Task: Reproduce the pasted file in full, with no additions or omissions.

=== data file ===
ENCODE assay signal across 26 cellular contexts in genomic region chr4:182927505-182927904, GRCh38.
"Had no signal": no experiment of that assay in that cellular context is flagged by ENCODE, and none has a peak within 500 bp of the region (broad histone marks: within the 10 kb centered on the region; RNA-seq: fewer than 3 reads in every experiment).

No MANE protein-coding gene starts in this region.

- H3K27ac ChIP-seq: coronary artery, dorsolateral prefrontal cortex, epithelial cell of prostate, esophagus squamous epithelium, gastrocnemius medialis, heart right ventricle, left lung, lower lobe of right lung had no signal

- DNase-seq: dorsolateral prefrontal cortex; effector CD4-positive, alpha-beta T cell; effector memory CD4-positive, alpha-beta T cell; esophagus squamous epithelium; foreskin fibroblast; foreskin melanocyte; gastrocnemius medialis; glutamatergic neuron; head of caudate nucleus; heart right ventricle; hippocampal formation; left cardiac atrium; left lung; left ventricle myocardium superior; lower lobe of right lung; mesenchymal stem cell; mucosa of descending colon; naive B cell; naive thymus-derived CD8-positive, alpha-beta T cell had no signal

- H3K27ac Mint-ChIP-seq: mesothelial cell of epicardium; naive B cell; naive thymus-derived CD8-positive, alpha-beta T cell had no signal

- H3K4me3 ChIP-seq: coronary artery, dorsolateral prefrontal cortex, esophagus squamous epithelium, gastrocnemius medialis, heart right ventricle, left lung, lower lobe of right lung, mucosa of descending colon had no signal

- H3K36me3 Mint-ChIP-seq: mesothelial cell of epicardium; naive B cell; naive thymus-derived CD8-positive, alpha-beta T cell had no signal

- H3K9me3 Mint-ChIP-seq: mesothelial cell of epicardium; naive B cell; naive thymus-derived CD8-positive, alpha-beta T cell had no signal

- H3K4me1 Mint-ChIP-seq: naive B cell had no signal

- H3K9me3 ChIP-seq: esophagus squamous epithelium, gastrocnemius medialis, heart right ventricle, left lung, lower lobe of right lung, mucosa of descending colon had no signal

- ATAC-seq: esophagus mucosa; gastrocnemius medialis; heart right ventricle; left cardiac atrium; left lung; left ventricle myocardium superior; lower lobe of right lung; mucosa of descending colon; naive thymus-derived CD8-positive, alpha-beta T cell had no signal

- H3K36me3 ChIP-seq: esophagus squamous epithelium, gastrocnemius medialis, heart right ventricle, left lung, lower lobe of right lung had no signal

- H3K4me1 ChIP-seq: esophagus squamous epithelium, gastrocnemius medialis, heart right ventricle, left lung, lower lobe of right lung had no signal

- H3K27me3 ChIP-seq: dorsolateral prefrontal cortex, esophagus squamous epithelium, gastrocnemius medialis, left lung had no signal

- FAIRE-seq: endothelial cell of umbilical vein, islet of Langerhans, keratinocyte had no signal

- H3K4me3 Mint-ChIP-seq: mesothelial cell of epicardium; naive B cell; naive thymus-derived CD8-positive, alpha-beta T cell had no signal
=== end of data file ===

ENCODE assay signal across 26 cellular contexts in genomic region chr4:182927505-182927904, GRCh38.
"Had no signal": no experiment of that assay in that cellular context is flagged by ENCODE, and none has a peak within 500 bp of the region (broad histone marks: within the 10 kb centered on the region; RNA-seq: fewer than 3 reads in every experiment).

No MANE protein-coding gene starts in this region.

- H3K27ac ChIP-seq: coronary artery, dorsolateral prefrontal cortex, epithelial cell of prostate, esophagus squamous epithelium, gastrocnemius medialis, heart right ventricle, left lung, lower lobe of right lung had no signal

- DNase-seq: dorsolateral prefrontal cortex; effector CD4-positive, alpha-beta T cell; effector memory CD4-positive, alpha-beta T cell; esophagus squamous epithelium; foreskin fibroblast; foreskin melanocyte; gastrocnemius medialis; glutamatergic neuron; head of caudate nucleus; heart right ventricle; hippocampal formation; left cardiac atrium; left lung; left ventricle myocardium superior; lower lobe of right lung; mesenchymal stem cell; mucosa of descending colon; naive B cell; naive thymus-derived CD8-positive, alpha-beta T cell had no signal

- H3K27ac Mint-ChIP-seq: mesothelial cell of epicardium; naive B cell; naive thymus-derived CD8-positive, alpha-beta T cell had no signal

- H3K4me3 ChIP-seq: coronary artery, dorsolateral prefrontal cortex, esophagus squamous epithelium, gastrocnemius medialis, heart right ventricle, left lung, lower lobe of right lung, mucosa of descending colon had no signal

- H3K36me3 Mint-ChIP-seq: mesothelial cell of epicardium; naive B cell; naive thymus-derived CD8-positive, alpha-beta T cell had no signal

- H3K9me3 Mint-ChIP-seq: mesothelial cell of epicardium; naive B cell; naive thymus-derived CD8-positive, alpha-beta T cell had no signal

- H3K4me1 Mint-ChIP-seq: naive B cell had no signal

- H3K9me3 ChIP-seq: esophagus squamous epithelium, gastrocnemius medialis, heart right ventricle, left lung, lower lobe of right lung, mucosa of descending colon had no signal

- ATAC-seq: esophagus mucosa; gastrocnemius medialis; heart right ventricle; left cardiac atrium; left lung; left ventricle myocardium superior; lower lobe of right lung; mucosa of descending colon; naive thymus-derived CD8-positive, alpha-beta T cell had no signal

- H3K36me3 ChIP-seq: esophagus squamous epithelium, gastrocnemius medialis, heart right ventricle, left lung, lower lobe of right lung had no signal

- H3K4me1 ChIP-seq: esophagus squamous epithelium, gastrocnemius medialis, heart right ventricle, left lung, lower lobe of right lung had no signal

- H3K27me3 ChIP-seq: dorsolateral prefrontal cortex, esophagus squamous epithelium, gastrocnemius medialis, left lung had no signal

- FAIRE-seq: endothelial cell of umbilical vein, islet of Langerhans, keratinocyte had no signal

- H3K4me3 Mint-ChIP-seq: mesothelial cell of epicardium; naive B cell; naive thymus-derived CD8-positive, alpha-beta T cell had no signal